Looking for short stories (and other short texts) you can use to teach characterization in literature? This post is for you!
Teaching Characterization in Literature
Are you tired of teaching the same short stories over and over? Today I’m sharing 5 texts – four contemporary and one classic – that you and your students will love.
Analyzing characterization in literature is a vital part of understanding an author’s purpose, and one tool I love to use when teaching characterization is interactive notebooks. I even have a resource in my store dedicated to teaching characterization with interactive notebooks!
Help your students confidently analyze characters in any novel. This resource uses video clips, fairy tales, and a, editable PowerPoint to introduce students to the concept of character analysis. Students finish with an analytical essay about a character from your text. This resource includes an editable essay prompt and rubric, and it’s scaffolded to support all learners. (Optimized for grades 6-10)
Short Stories for teaching characterization in literature in high school:
“Fish Cheeks” by Amy Tan (HS)
“Fish Cheeks” is a poignant mix of teenage angst and hindsight, with a backdrop of culture shock. It’s hard to summarize such a short story (500 words!) without spoiling it, so instead, just go read it!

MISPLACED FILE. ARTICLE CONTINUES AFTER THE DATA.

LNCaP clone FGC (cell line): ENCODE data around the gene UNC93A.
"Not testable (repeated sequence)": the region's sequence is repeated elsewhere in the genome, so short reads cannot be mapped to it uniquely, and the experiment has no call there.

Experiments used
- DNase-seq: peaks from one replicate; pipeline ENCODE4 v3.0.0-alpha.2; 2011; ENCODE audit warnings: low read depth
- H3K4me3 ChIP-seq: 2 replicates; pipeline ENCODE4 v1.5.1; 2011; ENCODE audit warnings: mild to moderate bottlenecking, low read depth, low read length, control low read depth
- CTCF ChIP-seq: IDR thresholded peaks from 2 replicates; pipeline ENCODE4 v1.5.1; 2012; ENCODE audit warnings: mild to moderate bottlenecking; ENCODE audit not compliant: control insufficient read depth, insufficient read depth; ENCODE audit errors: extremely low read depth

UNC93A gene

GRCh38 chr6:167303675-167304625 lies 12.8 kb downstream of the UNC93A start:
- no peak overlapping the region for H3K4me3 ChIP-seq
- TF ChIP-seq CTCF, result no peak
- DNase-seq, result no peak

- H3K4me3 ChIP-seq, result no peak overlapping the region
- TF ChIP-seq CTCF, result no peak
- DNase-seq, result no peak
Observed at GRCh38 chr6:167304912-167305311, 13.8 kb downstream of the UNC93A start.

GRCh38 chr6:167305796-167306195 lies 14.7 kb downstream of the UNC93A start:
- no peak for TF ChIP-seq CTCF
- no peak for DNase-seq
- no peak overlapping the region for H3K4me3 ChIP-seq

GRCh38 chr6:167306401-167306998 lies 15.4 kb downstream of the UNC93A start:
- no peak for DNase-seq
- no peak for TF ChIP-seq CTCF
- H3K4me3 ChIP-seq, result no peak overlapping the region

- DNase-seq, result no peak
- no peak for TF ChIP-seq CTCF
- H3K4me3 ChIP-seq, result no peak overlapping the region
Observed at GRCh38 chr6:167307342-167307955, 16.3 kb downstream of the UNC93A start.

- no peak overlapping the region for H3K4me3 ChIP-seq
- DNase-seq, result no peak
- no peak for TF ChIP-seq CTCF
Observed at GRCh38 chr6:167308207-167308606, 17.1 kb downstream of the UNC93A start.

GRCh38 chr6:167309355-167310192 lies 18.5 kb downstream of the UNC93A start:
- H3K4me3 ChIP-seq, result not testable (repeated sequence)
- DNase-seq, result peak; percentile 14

This tiny-but-mighty story could fit into SO many lessons. Tan’s use of rich, descriptive language creates a powerful sense of place. It really sits the reader at the dinner table along with the two families. Tan’s identity crisis creates conflict, and the pacing is impeccable. Even if you don’t use it for characterization, I hope you find a place in your classroom for this story.
Need more inclusive short stories? Here are some for Hispanic Heritage Month, AAPI authored, and LGBTQ+ authored. I also share short story assessment ideas too!
“The Girl Without a Face” by Marie Lu (HS)
CW: rape, suicide
This story and the recommendation below are both found in the YA horror anthology, Slasher Boys and Monster Girls.